Mohave County Superior Court Judge Steve Conn pulls the curtain on a 40 year legal career on June 30. His retirement is forced by a state law requiring him to step down at the age of 70.

Conn said he’ll spend more time with his son Joshua, a personal trainer, and his daughter Jennifer, a lawyer, and two grandchildren in Denver, but that he’s not pulling up stakes in northwest Arizona.

“I tell people I’ve been in Kingman for 40 years because I like Kingman,” Conn said. “I don’t have any desire to leave here.”

Retirement affords Conn more time to devote to personal interests such as his dogs, nostalgic movies and sports, including softball. He said he doesn’t intend to dabble in any corner of the legal profession and doesn’t feel it necessary to have a retirement roadmap.

“I’m just going to do this one step at a time. I figure for the first couple of weeks I’m going to focus on just getting up in the morning and not go to work and take it from there,” Conn said. He said he’s concerned he’s losing a sense of order and normalcy that came with the job.

“That’s the thing that really worries me the most about this. I’ve joked with people for years about what I refer to as the ‘Bear Bryant syndrome’—someone who had a job that he loved, was really wrapped up in it, retired and immediately died,” Conn said. “I saw the same thing happen with Joe Cook(late sheriff)—locally retired from law enforcement and died before he could even retire, so I hope that’s not going to happen.”

While Conn has a reputation for sharp wit, sarcasm and entertaining bench demeanor, he noted that he was actually voted the “most shy” among some 500 males at his high school. He said he’s more comfortable in court than in public, and that he’ll miss the social opportunities with attorneys and court staff.

“There’s a lot of things that I’m going to really miss. Not just working, which I like doing, but having a reason to get up in the morning, to take a shower, to get dressed and go somewhere where you have something really important to do,” Conn said. “I know that I’ve enjoyed weekends. I’ve enjoyed vacations that I’ve had, but even on vacation I’ve looked forward to getting back to work, so it’s going to be difficult.”

Conn’s path to the bench was not clear from his youth. He graduated from high school in Arlington, Ohio in 1965 before attending Ohio State for four years. He said his grades were not good enough for him to get into medical school to follow in his father’s footsteps and he earned a degree in history.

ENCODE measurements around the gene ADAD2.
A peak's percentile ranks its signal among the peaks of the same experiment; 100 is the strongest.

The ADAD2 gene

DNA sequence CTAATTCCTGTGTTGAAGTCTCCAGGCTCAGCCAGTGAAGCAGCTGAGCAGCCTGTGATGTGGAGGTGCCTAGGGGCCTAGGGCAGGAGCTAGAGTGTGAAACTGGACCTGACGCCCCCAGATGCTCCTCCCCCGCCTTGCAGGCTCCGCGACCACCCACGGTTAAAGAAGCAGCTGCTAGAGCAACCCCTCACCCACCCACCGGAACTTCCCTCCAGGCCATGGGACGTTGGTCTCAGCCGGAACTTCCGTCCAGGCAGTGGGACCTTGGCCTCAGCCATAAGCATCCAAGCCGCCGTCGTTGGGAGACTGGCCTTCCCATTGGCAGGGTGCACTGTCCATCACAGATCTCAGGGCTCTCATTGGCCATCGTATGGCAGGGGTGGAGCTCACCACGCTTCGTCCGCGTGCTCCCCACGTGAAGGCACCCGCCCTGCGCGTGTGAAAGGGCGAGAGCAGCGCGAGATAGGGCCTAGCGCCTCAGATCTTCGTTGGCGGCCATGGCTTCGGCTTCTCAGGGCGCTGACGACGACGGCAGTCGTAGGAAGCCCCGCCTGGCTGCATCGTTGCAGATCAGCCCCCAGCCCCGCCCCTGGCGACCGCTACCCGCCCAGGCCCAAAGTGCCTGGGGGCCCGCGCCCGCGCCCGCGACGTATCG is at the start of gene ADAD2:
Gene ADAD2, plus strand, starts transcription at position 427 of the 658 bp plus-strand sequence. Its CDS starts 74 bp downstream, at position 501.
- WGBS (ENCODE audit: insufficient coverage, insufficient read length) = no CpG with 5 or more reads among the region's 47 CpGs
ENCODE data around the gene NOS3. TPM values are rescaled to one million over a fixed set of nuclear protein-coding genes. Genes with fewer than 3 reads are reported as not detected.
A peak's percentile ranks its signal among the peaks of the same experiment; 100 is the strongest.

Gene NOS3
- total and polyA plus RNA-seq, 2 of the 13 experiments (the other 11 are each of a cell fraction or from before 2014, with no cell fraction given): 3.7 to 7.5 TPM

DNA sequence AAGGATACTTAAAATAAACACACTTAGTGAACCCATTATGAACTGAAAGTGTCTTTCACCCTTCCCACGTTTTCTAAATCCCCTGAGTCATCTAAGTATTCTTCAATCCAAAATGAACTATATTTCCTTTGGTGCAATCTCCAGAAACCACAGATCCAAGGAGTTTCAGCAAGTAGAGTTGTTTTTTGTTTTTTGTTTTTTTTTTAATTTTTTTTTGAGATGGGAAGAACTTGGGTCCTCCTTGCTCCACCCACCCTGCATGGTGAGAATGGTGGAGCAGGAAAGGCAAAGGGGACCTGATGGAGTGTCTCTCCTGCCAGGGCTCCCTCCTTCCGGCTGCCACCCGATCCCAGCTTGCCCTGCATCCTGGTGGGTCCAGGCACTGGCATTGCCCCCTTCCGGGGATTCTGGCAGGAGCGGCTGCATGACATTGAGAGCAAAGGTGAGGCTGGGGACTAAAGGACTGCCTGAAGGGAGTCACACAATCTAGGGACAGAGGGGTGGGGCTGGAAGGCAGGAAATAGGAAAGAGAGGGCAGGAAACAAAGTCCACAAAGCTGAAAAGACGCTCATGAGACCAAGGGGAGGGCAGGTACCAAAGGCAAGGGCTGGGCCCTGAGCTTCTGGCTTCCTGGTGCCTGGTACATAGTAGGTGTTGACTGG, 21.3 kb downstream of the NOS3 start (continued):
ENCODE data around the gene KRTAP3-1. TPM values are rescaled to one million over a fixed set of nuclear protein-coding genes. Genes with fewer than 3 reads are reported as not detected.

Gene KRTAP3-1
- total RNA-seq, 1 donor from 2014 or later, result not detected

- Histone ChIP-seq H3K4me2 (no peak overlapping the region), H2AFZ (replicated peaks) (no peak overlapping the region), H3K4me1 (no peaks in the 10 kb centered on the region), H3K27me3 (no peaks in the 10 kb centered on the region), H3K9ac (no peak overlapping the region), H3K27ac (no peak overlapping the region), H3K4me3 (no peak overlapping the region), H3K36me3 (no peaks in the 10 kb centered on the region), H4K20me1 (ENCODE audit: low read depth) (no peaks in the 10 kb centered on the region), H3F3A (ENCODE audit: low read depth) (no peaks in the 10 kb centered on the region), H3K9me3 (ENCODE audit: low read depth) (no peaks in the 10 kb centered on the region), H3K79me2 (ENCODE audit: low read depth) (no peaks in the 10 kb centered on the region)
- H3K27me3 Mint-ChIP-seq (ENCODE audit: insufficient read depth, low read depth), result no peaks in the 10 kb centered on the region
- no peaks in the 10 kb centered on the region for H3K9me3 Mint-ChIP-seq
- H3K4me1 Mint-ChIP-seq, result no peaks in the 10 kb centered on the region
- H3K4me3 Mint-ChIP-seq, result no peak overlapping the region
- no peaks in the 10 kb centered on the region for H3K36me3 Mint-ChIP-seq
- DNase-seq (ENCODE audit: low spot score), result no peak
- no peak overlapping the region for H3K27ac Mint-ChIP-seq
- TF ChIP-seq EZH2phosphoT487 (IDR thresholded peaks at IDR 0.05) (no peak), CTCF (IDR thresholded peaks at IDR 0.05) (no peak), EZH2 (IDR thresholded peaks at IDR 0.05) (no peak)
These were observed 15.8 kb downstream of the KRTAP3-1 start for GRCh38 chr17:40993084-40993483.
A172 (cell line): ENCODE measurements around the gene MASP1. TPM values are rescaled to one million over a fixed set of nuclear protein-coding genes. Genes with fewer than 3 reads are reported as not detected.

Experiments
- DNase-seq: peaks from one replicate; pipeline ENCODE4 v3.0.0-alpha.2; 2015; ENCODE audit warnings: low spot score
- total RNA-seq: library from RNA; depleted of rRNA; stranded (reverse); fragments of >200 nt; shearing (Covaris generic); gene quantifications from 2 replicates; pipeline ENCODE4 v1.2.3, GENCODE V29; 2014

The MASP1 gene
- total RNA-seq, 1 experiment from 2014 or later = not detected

Following his first round of college, Conn was drafted into the Army during the Vietnam war. He said he fell in love with Arizona during a 2 ½ year hitch at Fort Huachuca that ended in August, 1972.

Conn spent the next year working at a Tucson area copper mine before he got into law school at the University of Arizona. He graduated with a law degree in 1976 before taking the Bar exam three times before he passed.

Conn took his first job in the legal arena in the Mohave County attorney’s office in July, 1977. He served as a prosecutor for 8 ½ years, the last four as chief deputy for the office.

Conn assumed the bench in December, 1985, and held the post for roughly 31 ½ years. Jury trials are his favorite part of the job.

“I’ll have to admit I love trying cases. I love doing jury trials. I love interaction with jurors. I just love the process,” he said.

Conn said the right to trial by peers is fundamental to the American Justice system. He said he respects the dynamics, though he doesn’t always concur with the trial verdicts and outcomes.

“I think jurors do an incredible job on cases,” Conn said. “People come in who don’t have any experience, sit through days of testimony to make a decision. Often times they don’t make a decision that I would have made but that’s the beauty of the system and that’s why it’s important to have the rights to have a trial by citizens of the community rather than having a trial by maybe some hardened, cynical judge whose going to be less likely to look at the human aspect of a case.”

Conn handled 732 felony jury trials in his career, 88 as a prosecutor and 644 more as a judge.

Crammed court calendars and insufficient time to thoroughly consider matters is Conn’s biggest concern about the job he exits.

“The thing that has always concerned me the most is just the lack of time. It is a problem,” Conn said. “In an ideal world there would be this individualized consideration of every case with time for reflection and contemplation and analysis. It just doesn’t work that way.”

Conn said he leaves the bench hoping he’s been a mentor for many.

“I’ve had people refer to Division 3 as the ‘educational division’”, Conn said. “I’ve had probably hundreds of attorneys that have appeared in front of me and have left and gone somewhere else. I’d like to think that they learned something in my court room. Maybe they learned how to be a better lawyer, how to do things better and how to better represent their clients.”

Conn said he has never allowed himself to be bothered by the ugliness and depravity of murders and other criminal cases that come before him. He said there’s no point in spending much time reflecting that he sentenced a killer who was executed and has sent hundreds of others to prison for thousands of years.

“I have tried to never lose sleep over decisions I’ve made,” Conn said. “I think as a judge or a lawyer, you just have to do the best you can on an individual case that you have and do what you think is right and move on to the next thing.”

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